“The first Thalys at 7:09 a.m. was 40 minutes late. Since then, things have been going smoothly,” a spokesman for SNCF, majority shareholder of the Eurostar group, which now owns Thalys, told AFP.

“It’s much better, the situation is gradually recovering,” added a spokeswoman for Thalys.

“Following yesterday’s incident, disruptions are still to be expected today,” said the Brussels-based company’s website on Saturday morning, but the link to provide real-time information led travelers to an error page.

In the middle of the morning, the trains were between 10 and 50 minutes late, according to a journalist from AFP Gare du Midi, in Brussels.

An animal had been hit by a train coming from Brussels on Friday at 3:55 p.m., near Tournai (west of Belgium).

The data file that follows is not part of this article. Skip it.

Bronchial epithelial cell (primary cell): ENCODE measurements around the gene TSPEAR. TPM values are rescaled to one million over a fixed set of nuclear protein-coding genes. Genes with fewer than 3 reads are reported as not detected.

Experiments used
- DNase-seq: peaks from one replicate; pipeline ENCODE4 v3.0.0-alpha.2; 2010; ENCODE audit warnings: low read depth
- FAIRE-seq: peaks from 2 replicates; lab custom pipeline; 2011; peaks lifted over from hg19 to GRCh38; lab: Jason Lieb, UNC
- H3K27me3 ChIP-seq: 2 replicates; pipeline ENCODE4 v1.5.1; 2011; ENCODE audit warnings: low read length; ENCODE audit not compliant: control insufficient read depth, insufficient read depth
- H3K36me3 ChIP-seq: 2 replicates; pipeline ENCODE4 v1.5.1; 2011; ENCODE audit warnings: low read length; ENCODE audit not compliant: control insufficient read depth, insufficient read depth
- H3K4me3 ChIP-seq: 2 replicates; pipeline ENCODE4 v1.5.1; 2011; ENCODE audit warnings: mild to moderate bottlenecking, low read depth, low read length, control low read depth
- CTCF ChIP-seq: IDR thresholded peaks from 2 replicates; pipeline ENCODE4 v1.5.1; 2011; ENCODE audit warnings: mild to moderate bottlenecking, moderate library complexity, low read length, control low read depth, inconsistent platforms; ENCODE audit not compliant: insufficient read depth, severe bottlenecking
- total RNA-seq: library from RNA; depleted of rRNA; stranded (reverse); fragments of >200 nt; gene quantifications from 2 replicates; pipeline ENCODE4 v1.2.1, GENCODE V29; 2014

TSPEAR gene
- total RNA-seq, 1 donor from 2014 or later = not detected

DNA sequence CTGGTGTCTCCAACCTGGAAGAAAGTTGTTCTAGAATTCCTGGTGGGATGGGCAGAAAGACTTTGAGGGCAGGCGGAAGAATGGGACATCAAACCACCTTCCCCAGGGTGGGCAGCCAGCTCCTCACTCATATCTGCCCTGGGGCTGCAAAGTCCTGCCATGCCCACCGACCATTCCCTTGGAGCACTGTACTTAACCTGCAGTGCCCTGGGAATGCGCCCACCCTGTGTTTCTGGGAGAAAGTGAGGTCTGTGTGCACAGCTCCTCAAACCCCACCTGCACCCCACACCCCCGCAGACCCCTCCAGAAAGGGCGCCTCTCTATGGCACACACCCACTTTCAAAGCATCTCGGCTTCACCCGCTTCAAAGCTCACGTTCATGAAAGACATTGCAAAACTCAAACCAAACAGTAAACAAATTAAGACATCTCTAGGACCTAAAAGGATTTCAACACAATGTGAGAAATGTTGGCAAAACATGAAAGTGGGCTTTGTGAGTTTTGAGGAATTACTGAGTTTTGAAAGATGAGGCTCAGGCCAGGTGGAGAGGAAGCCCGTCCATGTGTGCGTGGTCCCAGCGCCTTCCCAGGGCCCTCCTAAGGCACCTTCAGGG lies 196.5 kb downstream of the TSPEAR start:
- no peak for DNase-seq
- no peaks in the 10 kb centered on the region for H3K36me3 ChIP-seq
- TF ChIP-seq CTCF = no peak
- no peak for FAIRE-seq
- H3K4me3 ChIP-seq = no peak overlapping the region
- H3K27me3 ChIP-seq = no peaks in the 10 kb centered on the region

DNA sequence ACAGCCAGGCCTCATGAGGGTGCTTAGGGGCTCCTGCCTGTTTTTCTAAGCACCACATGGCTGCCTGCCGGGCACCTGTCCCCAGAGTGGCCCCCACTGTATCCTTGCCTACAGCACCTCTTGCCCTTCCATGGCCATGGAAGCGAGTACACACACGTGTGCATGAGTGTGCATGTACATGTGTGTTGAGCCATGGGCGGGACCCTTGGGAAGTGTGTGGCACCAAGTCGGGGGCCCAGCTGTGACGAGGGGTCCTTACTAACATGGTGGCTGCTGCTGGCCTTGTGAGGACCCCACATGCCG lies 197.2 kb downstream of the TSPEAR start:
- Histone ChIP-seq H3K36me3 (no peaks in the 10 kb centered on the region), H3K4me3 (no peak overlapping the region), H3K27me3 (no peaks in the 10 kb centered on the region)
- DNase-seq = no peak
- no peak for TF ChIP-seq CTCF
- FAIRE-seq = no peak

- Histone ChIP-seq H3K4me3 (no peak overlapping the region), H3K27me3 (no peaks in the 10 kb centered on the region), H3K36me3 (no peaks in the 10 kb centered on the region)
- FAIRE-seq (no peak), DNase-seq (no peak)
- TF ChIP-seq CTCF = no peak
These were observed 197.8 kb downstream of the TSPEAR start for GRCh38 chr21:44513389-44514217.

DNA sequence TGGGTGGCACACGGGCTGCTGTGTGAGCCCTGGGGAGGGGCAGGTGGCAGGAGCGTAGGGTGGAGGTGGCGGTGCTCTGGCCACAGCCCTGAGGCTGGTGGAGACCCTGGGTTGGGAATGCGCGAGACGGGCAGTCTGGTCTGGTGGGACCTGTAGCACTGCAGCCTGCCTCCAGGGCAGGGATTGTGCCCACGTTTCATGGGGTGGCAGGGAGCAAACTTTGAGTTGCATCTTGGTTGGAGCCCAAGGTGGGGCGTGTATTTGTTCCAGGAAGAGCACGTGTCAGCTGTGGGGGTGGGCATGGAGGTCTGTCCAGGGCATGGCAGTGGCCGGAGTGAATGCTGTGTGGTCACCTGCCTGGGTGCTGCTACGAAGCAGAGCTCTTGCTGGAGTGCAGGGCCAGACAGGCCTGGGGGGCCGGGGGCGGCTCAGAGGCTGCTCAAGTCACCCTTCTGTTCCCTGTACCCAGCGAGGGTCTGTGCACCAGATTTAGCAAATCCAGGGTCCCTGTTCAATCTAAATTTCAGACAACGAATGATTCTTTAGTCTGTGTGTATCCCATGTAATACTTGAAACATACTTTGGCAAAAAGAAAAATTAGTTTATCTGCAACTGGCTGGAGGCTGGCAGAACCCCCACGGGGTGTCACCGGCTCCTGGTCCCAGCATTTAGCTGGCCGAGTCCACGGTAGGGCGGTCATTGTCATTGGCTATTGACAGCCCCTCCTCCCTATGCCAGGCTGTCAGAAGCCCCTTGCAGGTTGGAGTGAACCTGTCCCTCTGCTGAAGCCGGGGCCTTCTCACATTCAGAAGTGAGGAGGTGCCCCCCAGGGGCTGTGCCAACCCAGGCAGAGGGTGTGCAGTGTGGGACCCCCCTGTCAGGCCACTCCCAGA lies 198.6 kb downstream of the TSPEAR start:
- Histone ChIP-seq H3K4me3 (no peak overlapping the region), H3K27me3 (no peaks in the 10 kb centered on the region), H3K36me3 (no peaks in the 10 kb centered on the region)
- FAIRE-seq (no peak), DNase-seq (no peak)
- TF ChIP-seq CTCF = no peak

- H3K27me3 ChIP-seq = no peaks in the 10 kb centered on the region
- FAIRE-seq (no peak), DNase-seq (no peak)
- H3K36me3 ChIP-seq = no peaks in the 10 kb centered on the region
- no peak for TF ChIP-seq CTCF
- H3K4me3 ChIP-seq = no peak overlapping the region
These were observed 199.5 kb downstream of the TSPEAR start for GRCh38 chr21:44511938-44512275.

“There was a release of smoke and this collision caused a technical problem on the motor which required the train to stop and the electricity to be cut off,” a spokeswoman told AFP.

Thousands of passengers remained stuck on trains until late in the evening.

“I’m learning patience, with four hours of waiting before my train leaves,” European Commission spokesman Eric Mamer tweeted. “I’m learning about hope, praying it won’t eventually be taken away. At least it’s good for my diet, since we’re not being given food.”

In Paris and Brussels, customers were offered to go home by taxi, sleep at the hotel or in Thalys trains that remained at the station, said the spokesperson.

Between 700 and 800 people spent the night in Brussels-Midi, according to the spokesperson.

Already affected by other incidents, Thalys had reduced its frequencies by canceling until early September around 10% of its trains to be able to repair two trains.